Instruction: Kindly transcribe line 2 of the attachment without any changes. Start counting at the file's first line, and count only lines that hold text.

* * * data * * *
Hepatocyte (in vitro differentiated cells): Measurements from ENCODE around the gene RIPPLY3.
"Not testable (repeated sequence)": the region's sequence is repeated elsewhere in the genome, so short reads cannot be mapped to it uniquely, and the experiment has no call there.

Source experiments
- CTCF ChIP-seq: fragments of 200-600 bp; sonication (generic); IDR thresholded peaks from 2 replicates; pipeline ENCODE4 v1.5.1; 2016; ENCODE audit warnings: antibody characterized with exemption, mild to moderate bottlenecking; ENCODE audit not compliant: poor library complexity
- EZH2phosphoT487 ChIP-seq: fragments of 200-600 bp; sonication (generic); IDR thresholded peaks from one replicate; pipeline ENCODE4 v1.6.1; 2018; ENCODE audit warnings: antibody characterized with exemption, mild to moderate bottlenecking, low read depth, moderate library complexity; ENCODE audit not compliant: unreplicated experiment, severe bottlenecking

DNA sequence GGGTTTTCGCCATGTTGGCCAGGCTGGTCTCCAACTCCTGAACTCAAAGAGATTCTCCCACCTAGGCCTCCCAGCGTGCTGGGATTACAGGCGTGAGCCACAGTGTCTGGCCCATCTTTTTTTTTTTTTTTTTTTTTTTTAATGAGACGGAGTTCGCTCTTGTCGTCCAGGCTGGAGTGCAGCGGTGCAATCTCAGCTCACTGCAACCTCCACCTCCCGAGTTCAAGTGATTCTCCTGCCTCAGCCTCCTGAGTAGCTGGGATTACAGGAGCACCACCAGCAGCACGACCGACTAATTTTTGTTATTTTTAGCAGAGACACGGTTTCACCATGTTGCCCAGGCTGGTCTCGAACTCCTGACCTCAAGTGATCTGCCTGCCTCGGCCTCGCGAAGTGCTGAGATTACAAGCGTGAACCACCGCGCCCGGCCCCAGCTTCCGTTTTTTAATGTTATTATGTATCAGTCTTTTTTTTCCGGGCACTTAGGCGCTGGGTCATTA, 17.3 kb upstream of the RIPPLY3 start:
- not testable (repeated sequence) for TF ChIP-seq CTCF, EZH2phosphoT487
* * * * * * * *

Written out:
"Not testable (repeated sequence)": the region's sequence is repeated elsewhere in the genome, so short reads cannot be mapped to it uniquely, and the experiment has no call there.